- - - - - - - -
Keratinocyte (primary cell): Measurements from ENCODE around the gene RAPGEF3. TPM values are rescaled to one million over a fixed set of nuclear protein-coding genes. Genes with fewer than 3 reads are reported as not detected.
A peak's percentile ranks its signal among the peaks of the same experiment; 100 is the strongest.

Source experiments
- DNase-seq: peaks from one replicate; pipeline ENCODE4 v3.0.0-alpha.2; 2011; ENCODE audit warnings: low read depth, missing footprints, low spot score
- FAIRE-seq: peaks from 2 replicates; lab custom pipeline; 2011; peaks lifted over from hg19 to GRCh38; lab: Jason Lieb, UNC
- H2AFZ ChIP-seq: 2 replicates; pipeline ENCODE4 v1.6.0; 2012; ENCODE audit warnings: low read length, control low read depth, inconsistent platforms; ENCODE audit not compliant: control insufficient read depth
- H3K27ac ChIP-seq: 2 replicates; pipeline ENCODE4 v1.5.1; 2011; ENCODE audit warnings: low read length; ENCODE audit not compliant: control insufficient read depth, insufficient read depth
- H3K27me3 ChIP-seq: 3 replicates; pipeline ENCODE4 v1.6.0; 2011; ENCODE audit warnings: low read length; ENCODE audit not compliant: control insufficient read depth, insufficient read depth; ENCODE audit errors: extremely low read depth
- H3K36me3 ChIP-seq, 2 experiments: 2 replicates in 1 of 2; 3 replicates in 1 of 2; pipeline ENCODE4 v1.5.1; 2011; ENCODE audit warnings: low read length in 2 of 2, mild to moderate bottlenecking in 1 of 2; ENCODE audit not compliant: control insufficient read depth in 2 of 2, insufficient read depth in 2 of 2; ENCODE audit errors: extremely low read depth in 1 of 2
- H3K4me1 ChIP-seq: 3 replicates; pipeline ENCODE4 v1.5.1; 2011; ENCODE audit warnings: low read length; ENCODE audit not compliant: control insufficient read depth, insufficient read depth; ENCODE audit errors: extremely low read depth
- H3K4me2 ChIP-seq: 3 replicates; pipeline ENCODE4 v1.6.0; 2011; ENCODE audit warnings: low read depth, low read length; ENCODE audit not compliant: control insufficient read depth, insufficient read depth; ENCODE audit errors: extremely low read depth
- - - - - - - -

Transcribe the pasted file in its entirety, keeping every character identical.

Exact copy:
Keratinocyte (primary cell): Measurements from ENCODE around the gene RAPGEF3. TPM values are rescaled to one million over a fixed set of nuclear protein-coding genes. Genes with fewer than 3 reads are reported as not detected.
A peak's percentile ranks its signal among the peaks of the same experiment; 100 is the strongest.

Source experiments
- DNase-seq: peaks from one replicate; pipeline ENCODE4 v3.0.0-alpha.2; 2011; ENCODE audit warnings: low read depth, missing footprints, low spot score
- FAIRE-seq: peaks from 2 replicates; lab custom pipeline; 2011; peaks lifted over from hg19 to GRCh38; lab: Jason Lieb, UNC
- H2AFZ ChIP-seq: 2 replicates; pipeline ENCODE4 v1.6.0; 2012; ENCODE audit warnings: low read length, control low read depth, inconsistent platforms; ENCODE audit not compliant: control insufficient read depth
- H3K27ac ChIP-seq: 2 replicates; pipeline ENCODE4 v1.5.1; 2011; ENCODE audit warnings: low read length; ENCODE audit not compliant: control insufficient read depth, insufficient read depth
- H3K27me3 ChIP-seq: 3 replicates; pipeline ENCODE4 v1.6.0; 2011; ENCODE audit warnings: low read length; ENCODE audit not compliant: control insufficient read depth, insufficient read depth; ENCODE audit errors: extremely low read depth
- H3K36me3 ChIP-seq, 2 experiments: 2 replicates in 1 of 2; 3 replicates in 1 of 2; pipeline ENCODE4 v1.5.1; 2011; ENCODE audit warnings: low read length in 2 of 2, mild to moderate bottlenecking in 1 of 2; ENCODE audit not compliant: control insufficient read depth in 2 of 2, insufficient read depth in 2 of 2; ENCODE audit errors: extremely low read depth in 1 of 2
- H3K4me1 ChIP-seq: 3 replicates; pipeline ENCODE4 v1.5.1; 2011; ENCODE audit warnings: low read length; ENCODE audit not compliant: control insufficient read depth, insufficient read depth; ENCODE audit errors: extremely low read depth
- H3K4me2 ChIP-seq: 3 replicates; pipeline ENCODE4 v1.6.0; 2011; ENCODE audit warnings: low read depth, low read length; ENCODE audit not compliant: control insufficient read depth, insufficient read depth; ENCODE audit errors: extremely low read depth